Ohio legislators and Gov. Mike DeWine collaborated on an initiative that provides financial assistance to county fairs across the state and relaxes guidelines paving the way for the 198th Great Geauga County Fair over Labor Day weekend.

Measures taken in mid-March to control the spread of the coronavirus caused local officials to wonder if a fair would be possible this year.

Officials say the extra money will help with the late planning.

“They barely make money,” state Rep. Diane Grendell, R-Chester, said, emphasizing the need to give fairs a financial boost. “Because they cost so much for licenses and fees, junior fairs, they’re lucky if they come out even. They’re not big moneymakers at all.”

Rep. Grendell said that the initiative has allotted $50,000 to county fair boards that are still having junior fairs, and $15,000 to counties that are only holding regular fairs because junior fairs tend to lose money. Some counties have cancelled their fairs altogether.

The money, which she said has already been sent out, is being sourced from the state’s agricultural budget.

“That’s definitely not a little $50,000 bonus, that’s a huge $50,000 bonus,” explained Paul Harris, secretary of Geauga County’s Senior Fair Board, who said that his board’s preliminary numbers for spending on personal protective equipment and cleaning are about $100,000.

“That’s the preliminary numbers coming in, it’s going to take that or better,” he added. “Safety is always our primary concern, it doesn’t matter if it’s during a pandemic or not. This is not something new, we’re just ramping up those efforts because our goal at the end of the day is to provide a family fun event for everybody and make it safe, so that’s what we’re going to do.”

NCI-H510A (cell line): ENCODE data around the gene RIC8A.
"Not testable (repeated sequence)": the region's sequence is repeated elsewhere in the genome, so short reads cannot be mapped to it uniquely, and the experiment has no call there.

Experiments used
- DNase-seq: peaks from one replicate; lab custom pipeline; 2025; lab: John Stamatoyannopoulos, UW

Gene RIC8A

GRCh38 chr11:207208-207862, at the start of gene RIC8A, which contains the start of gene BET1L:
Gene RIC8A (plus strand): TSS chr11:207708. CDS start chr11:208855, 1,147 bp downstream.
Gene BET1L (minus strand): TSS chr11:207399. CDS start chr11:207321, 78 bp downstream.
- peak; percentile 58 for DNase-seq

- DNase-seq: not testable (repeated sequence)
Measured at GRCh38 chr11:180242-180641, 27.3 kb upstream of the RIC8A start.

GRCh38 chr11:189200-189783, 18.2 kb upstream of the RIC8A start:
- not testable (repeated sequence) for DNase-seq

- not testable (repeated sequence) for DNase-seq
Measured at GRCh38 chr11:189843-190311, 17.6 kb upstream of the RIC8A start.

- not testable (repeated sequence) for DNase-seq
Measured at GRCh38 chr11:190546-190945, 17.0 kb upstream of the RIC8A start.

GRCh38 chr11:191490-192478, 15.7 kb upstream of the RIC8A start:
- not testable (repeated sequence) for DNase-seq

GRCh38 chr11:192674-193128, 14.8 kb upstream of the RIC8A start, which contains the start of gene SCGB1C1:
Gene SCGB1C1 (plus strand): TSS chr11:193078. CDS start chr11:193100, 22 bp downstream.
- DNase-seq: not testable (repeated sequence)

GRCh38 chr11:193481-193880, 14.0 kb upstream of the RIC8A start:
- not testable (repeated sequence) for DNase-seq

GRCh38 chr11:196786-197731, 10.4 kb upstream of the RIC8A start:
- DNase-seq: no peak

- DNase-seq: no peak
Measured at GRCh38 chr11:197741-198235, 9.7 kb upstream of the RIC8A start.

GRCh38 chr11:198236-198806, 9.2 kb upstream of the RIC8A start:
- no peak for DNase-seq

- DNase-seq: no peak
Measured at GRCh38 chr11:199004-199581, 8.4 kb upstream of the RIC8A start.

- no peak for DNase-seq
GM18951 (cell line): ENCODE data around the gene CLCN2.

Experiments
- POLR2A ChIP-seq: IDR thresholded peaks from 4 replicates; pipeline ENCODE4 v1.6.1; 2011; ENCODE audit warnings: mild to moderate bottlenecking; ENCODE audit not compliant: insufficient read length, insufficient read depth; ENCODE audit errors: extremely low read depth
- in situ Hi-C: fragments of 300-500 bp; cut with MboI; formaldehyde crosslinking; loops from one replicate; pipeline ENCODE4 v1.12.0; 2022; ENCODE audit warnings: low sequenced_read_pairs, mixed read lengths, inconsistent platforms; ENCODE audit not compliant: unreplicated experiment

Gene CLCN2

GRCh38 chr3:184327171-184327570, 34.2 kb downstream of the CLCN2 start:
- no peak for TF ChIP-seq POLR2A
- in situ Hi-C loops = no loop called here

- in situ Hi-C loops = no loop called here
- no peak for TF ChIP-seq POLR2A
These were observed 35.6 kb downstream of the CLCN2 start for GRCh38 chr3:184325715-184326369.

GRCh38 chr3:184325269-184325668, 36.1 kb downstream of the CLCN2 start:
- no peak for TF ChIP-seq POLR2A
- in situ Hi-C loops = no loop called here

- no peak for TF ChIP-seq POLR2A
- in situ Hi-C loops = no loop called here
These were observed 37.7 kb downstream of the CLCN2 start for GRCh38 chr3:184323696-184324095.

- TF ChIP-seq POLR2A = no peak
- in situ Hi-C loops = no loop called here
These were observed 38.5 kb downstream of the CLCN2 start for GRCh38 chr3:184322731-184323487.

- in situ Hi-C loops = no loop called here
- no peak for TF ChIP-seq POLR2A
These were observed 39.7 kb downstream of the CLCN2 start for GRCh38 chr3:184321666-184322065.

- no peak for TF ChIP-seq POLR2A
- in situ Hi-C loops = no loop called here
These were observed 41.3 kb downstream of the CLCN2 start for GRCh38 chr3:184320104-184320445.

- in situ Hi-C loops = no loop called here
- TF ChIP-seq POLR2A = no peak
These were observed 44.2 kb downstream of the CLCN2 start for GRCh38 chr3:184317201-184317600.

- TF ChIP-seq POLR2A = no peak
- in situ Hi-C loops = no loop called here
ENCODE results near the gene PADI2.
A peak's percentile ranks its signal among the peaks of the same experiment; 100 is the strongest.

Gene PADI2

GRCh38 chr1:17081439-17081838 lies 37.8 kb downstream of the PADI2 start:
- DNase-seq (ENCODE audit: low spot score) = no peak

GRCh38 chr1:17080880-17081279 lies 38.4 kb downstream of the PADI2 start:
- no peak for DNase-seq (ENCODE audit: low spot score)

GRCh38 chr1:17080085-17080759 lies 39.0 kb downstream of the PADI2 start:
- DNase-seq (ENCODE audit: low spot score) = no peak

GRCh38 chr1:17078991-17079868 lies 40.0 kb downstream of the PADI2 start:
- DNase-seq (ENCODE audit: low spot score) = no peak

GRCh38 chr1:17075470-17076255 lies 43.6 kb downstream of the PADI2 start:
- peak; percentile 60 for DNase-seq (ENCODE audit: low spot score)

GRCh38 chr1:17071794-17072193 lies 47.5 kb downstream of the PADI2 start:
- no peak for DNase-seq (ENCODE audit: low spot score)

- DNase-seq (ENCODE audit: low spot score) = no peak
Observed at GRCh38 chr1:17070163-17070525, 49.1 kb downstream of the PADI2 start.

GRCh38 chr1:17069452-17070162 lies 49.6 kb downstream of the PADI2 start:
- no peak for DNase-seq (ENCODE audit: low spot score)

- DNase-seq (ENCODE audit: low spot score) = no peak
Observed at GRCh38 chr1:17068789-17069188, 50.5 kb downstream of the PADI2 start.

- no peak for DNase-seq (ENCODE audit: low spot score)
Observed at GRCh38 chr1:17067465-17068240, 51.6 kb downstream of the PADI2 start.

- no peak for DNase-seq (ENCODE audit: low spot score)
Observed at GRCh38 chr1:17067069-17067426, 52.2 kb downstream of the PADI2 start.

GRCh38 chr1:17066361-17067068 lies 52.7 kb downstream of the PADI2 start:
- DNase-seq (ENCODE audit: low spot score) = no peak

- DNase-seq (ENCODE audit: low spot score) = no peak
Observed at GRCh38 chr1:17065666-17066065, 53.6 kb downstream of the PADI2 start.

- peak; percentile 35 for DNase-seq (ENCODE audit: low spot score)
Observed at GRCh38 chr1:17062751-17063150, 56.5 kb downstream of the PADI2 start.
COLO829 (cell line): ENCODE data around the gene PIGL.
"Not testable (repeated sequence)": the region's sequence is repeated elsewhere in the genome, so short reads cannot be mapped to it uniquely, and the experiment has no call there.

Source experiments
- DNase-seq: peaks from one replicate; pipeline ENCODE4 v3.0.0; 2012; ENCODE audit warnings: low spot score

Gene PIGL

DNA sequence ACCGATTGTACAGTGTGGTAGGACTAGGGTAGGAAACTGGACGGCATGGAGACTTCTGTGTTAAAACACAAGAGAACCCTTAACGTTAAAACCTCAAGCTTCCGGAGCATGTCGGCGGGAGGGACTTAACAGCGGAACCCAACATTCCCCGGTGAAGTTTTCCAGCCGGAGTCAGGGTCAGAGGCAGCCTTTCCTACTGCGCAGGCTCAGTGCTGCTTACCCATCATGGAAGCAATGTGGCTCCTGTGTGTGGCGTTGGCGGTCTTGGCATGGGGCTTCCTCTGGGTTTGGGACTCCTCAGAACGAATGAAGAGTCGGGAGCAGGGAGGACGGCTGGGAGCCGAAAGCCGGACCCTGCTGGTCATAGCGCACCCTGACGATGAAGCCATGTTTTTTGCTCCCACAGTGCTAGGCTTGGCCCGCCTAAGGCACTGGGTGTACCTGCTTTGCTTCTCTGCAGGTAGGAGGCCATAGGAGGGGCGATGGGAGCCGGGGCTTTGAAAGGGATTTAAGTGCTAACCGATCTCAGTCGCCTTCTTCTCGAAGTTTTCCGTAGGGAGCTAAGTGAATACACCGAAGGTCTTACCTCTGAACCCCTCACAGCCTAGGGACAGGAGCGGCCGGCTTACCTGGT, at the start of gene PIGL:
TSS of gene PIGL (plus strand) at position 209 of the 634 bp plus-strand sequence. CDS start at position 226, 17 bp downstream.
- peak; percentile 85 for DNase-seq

Rep. Grendell said the financial boost is important for Geauga County because it’s the most continuous fair in Ohio, having started in 1823 and persisting through the Civil War, World Wars I and II and the Great Depression.

“This is a good example of House and Senate and the governor all working together,” she said.

The state’s guidelines for fairs are more general.

“We were prepared even with the initial guidelines to move forward with the full fair, so these newest guidelines that have come out have relaxed that, which makes it even easier for us to have a full fair,” said Mr. Harris. “So that was super beneficial and we’re still hoping by September we’ll see another set of relaxations in.”

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